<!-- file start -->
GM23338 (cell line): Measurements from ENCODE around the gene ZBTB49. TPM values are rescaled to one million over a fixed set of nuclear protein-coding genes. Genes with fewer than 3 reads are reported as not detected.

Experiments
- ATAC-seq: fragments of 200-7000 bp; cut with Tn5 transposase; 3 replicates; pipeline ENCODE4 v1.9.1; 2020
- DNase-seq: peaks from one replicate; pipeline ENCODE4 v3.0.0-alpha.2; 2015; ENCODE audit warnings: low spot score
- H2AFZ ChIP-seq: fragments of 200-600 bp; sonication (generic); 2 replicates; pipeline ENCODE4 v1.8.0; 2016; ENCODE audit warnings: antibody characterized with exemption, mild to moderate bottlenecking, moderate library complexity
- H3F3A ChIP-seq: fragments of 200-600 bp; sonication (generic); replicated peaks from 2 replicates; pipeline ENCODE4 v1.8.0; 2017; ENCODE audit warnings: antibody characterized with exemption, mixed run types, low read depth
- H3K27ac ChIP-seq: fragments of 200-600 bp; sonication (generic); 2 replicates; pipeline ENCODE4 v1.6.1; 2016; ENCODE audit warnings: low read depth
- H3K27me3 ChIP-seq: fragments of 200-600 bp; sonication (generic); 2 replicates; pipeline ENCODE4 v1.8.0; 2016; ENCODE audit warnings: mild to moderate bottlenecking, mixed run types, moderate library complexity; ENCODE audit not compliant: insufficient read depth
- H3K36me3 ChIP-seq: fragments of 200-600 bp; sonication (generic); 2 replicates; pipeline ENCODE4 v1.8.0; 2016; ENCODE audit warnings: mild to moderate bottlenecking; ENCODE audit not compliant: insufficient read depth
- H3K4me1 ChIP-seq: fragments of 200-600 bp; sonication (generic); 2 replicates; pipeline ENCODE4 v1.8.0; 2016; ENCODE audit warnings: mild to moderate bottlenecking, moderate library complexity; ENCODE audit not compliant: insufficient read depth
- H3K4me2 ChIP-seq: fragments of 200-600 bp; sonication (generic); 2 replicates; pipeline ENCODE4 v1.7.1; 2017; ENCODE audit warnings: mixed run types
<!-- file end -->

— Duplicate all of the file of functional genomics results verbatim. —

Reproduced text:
GM23338 (cell line): Measurements from ENCODE around the gene ZBTB49. TPM values are rescaled to one million over a fixed set of nuclear protein-coding genes. Genes with fewer than 3 reads are reported as not detected.

Experiments
- ATAC-seq: fragments of 200-7000 bp; cut with Tn5 transposase; 3 replicates; pipeline ENCODE4 v1.9.1; 2020
- DNase-seq: peaks from one replicate; pipeline ENCODE4 v3.0.0-alpha.2; 2015; ENCODE audit warnings: low spot score
- H2AFZ ChIP-seq: fragments of 200-600 bp; sonication (generic); 2 replicates; pipeline ENCODE4 v1.8.0; 2016; ENCODE audit warnings: antibody characterized with exemption, mild to moderate bottlenecking, moderate library complexity
- H3F3A ChIP-seq: fragments of 200-600 bp; sonication (generic); replicated peaks from 2 replicates; pipeline ENCODE4 v1.8.0; 2017; ENCODE audit warnings: antibody characterized with exemption, mixed run types, low read depth
- H3K27ac ChIP-seq: fragments of 200-600 bp; sonication (generic); 2 replicates; pipeline ENCODE4 v1.6.1; 2016; ENCODE audit warnings: low read depth
- H3K27me3 ChIP-seq: fragments of 200-600 bp; sonication (generic); 2 replicates; pipeline ENCODE4 v1.8.0; 2016; ENCODE audit warnings: mild to moderate bottlenecking, mixed run types, moderate library complexity; ENCODE audit not compliant: insufficient read depth
- H3K36me3 ChIP-seq: fragments of 200-600 bp; sonication (generic); 2 replicates; pipeline ENCODE4 v1.8.0; 2016; ENCODE audit warnings: mild to moderate bottlenecking; ENCODE audit not compliant: insufficient read depth
- H3K4me1 ChIP-seq: fragments of 200-600 bp; sonication (generic); 2 replicates; pipeline ENCODE4 v1.8.0; 2016; ENCODE audit warnings: mild to moderate bottlenecking, moderate library complexity; ENCODE audit not compliant: insufficient read depth
- H3K4me2 ChIP-seq: fragments of 200-600 bp; sonication (generic); 2 replicates; pipeline ENCODE4 v1.7.1; 2017; ENCODE audit warnings: mixed run types